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Lambdacism is a sound change that creates a lateral consonant, or more specifically, a lateral approximant.

Lambdacism has been a frequent sound change especially in the Indo-Iranian languages, where earlier *l had merged with *r.

  • *d > *ð > *l, unconditionally (in parts of Eastern Iranian incuding Pashto; in Tavastian Finnish)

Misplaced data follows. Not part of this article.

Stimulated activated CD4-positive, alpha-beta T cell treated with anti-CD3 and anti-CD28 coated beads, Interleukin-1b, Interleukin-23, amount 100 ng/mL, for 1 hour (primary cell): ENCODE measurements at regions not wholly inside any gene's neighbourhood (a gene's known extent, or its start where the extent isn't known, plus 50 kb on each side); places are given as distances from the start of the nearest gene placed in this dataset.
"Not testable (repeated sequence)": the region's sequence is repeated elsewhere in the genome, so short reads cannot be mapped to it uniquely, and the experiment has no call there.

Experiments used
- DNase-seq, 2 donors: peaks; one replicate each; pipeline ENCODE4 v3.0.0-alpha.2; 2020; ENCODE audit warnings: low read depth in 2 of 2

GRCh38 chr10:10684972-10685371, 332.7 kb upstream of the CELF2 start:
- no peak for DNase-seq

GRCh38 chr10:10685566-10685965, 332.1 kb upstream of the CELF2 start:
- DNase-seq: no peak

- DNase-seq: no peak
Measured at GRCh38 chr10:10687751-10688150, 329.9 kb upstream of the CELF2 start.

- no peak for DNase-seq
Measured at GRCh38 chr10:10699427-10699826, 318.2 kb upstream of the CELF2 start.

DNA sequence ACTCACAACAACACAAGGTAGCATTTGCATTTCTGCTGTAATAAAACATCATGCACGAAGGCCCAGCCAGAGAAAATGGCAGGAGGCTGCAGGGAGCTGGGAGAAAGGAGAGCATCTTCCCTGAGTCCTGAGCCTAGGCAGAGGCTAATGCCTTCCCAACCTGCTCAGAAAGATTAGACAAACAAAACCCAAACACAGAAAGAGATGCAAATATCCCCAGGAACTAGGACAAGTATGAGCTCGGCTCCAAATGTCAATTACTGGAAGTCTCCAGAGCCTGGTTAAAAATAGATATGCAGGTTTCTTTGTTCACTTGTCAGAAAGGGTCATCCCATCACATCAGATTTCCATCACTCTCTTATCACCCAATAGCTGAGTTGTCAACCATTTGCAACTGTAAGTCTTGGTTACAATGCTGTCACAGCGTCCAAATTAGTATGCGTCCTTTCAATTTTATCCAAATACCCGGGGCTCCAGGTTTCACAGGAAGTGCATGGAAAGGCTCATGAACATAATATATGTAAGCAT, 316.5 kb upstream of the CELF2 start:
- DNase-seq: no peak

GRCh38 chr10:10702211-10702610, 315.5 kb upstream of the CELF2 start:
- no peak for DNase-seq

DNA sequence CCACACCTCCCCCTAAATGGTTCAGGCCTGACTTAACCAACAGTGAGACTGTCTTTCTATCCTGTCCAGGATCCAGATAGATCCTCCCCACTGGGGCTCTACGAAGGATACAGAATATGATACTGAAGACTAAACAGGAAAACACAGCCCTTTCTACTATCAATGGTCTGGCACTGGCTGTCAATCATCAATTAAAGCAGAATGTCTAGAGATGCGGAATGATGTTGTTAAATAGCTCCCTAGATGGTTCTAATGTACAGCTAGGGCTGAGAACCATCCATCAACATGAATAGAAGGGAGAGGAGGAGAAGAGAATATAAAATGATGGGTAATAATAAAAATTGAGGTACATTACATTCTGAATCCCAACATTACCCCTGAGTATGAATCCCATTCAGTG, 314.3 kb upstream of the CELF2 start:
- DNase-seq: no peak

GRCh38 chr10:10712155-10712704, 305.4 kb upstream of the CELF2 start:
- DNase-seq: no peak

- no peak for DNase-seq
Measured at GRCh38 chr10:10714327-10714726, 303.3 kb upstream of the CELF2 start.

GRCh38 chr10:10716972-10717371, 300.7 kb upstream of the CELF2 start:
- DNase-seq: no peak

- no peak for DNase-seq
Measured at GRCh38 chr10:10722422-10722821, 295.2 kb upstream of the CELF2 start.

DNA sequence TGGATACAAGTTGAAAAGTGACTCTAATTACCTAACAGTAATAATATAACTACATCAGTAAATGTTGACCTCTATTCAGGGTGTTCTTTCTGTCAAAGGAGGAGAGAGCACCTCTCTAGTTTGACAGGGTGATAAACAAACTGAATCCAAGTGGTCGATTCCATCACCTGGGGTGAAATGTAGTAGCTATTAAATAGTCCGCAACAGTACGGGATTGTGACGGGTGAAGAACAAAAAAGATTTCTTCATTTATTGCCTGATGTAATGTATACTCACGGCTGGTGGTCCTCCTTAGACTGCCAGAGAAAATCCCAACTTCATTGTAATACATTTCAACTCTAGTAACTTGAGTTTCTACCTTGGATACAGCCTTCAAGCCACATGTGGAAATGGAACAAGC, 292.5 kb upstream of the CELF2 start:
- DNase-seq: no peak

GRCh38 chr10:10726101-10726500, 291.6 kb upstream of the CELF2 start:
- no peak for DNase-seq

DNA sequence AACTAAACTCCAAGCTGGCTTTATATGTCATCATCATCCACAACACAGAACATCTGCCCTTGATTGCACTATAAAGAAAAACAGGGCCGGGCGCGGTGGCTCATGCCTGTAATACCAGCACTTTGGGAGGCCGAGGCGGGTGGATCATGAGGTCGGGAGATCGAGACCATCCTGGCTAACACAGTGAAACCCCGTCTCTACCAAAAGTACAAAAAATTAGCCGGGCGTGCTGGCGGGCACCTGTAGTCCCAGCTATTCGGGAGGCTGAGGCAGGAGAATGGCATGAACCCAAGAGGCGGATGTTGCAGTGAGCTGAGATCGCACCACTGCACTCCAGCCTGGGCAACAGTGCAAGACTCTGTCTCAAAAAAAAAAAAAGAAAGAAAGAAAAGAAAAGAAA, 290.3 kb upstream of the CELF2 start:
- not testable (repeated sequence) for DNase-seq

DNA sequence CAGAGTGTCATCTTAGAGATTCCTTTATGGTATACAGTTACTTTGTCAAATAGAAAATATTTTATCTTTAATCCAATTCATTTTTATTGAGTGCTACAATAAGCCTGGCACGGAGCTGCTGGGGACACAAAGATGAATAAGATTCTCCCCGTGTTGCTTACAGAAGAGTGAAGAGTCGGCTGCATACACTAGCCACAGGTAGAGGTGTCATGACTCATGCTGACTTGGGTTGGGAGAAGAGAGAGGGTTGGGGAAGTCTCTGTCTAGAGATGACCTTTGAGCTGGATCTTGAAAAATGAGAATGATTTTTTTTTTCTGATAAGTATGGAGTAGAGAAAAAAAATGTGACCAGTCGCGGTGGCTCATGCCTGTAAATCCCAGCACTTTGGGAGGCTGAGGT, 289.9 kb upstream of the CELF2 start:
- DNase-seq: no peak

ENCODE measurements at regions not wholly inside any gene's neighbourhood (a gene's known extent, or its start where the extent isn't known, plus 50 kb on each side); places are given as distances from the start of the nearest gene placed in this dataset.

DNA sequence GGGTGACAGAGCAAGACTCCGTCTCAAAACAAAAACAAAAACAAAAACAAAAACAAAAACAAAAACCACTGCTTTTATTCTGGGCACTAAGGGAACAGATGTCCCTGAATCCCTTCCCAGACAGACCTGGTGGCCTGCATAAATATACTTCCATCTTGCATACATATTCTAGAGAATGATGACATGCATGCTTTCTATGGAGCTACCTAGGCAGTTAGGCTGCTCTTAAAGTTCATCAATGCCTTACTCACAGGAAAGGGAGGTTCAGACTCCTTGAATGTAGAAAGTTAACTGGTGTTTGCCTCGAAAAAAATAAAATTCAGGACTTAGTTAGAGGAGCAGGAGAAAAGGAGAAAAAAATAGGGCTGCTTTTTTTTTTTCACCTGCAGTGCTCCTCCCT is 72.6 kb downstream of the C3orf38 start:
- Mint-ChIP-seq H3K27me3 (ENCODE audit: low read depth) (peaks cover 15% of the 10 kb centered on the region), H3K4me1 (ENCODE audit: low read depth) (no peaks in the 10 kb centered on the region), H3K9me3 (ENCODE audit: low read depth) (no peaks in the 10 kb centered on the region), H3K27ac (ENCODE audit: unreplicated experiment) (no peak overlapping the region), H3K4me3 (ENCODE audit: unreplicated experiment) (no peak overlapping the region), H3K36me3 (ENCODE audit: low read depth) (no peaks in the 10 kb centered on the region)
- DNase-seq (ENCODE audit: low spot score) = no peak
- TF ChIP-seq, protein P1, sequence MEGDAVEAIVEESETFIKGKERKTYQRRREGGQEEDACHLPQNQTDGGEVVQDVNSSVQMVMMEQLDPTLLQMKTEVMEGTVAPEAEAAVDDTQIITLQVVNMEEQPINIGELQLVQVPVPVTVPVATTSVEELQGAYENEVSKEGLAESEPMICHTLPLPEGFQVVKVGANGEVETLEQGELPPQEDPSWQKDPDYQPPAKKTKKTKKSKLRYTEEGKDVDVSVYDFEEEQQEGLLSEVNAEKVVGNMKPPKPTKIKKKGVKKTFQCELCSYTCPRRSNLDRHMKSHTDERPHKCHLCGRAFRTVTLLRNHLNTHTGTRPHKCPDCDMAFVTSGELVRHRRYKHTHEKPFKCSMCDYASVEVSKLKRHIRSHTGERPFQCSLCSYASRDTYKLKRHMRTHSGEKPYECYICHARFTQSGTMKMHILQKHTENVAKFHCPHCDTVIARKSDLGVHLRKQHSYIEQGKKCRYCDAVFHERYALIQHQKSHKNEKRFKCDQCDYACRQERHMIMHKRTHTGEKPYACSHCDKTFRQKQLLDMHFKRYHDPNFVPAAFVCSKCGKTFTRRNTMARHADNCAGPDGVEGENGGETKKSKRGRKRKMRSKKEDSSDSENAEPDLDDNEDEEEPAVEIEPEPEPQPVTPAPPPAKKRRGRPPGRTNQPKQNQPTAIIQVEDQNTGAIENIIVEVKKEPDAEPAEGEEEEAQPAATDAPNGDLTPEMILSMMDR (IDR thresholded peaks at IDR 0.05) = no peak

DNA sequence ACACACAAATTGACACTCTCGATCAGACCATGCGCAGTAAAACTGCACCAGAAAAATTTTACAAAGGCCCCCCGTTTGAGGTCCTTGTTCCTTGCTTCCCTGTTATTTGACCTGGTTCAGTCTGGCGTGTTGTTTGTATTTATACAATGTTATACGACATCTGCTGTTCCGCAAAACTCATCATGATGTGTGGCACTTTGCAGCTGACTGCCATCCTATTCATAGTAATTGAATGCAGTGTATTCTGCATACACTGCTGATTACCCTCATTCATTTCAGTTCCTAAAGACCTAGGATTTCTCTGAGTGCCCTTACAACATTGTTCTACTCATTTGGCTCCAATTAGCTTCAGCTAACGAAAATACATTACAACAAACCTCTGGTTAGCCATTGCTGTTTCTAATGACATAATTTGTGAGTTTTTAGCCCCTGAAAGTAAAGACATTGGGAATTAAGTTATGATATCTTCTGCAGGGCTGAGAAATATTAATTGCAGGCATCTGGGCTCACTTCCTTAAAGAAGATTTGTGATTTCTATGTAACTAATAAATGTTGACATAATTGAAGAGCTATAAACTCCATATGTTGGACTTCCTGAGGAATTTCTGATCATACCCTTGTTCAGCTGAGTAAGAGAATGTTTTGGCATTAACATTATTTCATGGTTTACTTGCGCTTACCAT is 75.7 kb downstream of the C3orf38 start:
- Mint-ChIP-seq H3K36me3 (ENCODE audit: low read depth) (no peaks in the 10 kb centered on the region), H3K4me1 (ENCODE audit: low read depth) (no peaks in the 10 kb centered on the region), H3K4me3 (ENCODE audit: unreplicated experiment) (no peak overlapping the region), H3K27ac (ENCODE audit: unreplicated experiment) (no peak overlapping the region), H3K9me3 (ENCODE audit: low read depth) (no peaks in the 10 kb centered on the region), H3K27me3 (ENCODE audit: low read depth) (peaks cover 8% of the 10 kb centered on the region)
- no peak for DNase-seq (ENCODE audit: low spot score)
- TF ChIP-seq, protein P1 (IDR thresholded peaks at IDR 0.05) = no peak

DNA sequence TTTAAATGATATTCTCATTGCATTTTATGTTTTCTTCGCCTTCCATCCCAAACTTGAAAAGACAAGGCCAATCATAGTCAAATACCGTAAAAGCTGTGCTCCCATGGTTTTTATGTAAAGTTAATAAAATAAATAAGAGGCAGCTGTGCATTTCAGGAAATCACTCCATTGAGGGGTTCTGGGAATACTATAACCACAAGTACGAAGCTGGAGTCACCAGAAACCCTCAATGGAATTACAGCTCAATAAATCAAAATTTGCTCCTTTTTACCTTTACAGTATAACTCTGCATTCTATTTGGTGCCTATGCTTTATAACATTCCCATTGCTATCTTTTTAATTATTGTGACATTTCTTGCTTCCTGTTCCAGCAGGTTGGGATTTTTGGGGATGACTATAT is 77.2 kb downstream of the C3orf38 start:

• *ɖ⁽ʱ⁾ > *ɭ⁽ʱ⁾, between vowels (in Middle Indo-Aryan)
  • *rθ or *rð > *l (in parts of Western Iranian)
  • *ɬ > *l (in northern and eastern dialects of Khanty)

Among the Uralic languages, lambdacism frequently affects Proto-Uralic *d₁ and *d₂, although some scholars reconstruct these as lateral consonants to begin with (e.g. /ɬ/, /ɬʲ/).

Among the Turkic languages, a similar debate concerns the consonant reflected as *l in Bolgar Turkic, yet *š in Common Turkic. Some scholars reconstruct original *š and a lambdacism in Bolgar; others reconstruct an original palatalized lateral *ľ and sigmacism in Common Turkic.

See also